Be like Patagonia and prove how outdoor gear can be made in line with a founding belief about stewardship of our planet or be like Method and prove through your product that efficacy and ethics are not mutually exclusive. If you have the choice between proving it or saying it, get busy proving it and let others tell your story.

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Brand Brand Strategy Business Strategy
February 8, 2016

New year, new brand strategy?

The New Year recently ticked over, and as such we are conditioned as a society to try new things; new diets, exercise routines, hobbies or habits to improve our lives. Nutribullet anyone? It’s also instinctive to do the same for our jobs and the brands which we manage, to ponder the possibility of new products, new customer segments or new social media platforms to maximise our 2016 success. But the best thing you could do for your brand this year could be nothing.

The boss is coming, quick, look busy.” We currently live in a culture that glorifies busyness. Since TV dinners first filled our freezers in the 70s to the rise of ‘time poor consumers’ on creative briefs in the 90s, our obsession with daily noise has become an unstoppable machine and a validation of purpose. Falling trap to ‘the more bubble’ as Greg McKeown explains in the Harvard Business Review; “we back-door-brag about being busy: it’s code for being successful and important.” Even the seemingly neutral word, slow, carries a negative stigma being used to describe a person of lesser intellect. So when it comes to building brands, we must resist the undeniable temptation to create busy for busy’s sake.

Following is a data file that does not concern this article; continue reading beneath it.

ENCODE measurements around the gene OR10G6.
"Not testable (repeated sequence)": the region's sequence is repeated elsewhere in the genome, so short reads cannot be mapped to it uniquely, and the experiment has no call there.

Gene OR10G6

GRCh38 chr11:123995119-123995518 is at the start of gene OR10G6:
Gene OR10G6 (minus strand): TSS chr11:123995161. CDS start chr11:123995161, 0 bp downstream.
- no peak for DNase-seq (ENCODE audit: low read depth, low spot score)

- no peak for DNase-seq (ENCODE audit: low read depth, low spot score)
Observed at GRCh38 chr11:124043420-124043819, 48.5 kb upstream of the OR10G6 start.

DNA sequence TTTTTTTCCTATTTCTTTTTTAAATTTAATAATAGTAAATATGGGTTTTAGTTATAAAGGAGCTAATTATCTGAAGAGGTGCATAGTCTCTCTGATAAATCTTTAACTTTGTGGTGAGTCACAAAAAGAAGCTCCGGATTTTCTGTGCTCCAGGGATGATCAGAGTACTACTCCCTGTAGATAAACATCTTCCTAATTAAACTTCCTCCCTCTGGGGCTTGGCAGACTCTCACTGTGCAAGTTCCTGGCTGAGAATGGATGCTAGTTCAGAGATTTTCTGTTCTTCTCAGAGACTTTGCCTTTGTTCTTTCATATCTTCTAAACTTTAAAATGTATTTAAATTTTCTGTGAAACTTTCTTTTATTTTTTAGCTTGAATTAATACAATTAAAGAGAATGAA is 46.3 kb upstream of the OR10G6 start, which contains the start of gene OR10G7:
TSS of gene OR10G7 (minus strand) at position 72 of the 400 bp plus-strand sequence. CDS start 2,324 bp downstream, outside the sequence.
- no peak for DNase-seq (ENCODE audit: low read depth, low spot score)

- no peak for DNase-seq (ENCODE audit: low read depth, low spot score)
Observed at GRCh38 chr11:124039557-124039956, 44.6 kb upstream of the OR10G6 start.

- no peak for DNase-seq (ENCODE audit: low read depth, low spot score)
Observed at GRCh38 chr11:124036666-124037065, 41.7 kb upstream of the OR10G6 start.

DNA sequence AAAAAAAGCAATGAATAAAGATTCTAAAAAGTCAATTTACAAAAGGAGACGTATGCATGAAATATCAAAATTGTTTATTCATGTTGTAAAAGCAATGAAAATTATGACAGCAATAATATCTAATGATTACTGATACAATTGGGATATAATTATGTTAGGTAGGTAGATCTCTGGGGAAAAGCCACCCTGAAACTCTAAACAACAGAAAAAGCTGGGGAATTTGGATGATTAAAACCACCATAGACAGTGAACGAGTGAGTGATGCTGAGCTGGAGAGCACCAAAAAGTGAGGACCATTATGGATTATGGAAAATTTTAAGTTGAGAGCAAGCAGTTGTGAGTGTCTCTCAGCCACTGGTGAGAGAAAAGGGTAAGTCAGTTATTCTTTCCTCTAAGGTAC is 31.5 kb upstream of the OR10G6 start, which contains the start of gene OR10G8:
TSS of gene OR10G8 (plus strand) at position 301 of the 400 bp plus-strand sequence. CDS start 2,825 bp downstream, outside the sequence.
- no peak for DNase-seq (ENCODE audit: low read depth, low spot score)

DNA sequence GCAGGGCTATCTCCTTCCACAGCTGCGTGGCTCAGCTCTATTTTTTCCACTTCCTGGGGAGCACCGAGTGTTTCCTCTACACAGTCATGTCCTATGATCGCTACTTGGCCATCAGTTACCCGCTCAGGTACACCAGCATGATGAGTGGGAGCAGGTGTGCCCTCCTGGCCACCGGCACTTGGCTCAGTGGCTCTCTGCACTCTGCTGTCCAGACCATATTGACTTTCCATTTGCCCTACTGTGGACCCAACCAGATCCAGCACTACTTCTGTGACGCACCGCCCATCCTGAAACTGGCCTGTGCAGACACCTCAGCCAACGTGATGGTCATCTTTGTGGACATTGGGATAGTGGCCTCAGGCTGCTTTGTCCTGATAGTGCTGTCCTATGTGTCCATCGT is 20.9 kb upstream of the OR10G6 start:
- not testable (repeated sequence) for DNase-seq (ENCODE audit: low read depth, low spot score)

1/ First Focus

There’s no way around it: you must develop a brand strategy and positioning that is more focused than James Bond’s firing range. If you have 7 different strategies, you’re probably trying to be everything to everybody, and therefore more likely nothing to nobody. Regardless of how complex your organisation or business model is, it is always possible to create a single-minded brand positioning. Know your strengths, know your customers and know where they intersect. Create one strategy everyone within the organisation can remember and apply. If that’s not happening, make it happen.


New year article Ikea products Image

Ikea has always focused on value and design and reflects this in everything they do, from product design and inventory storage to communications and packaging.


2/ Have the courage to do less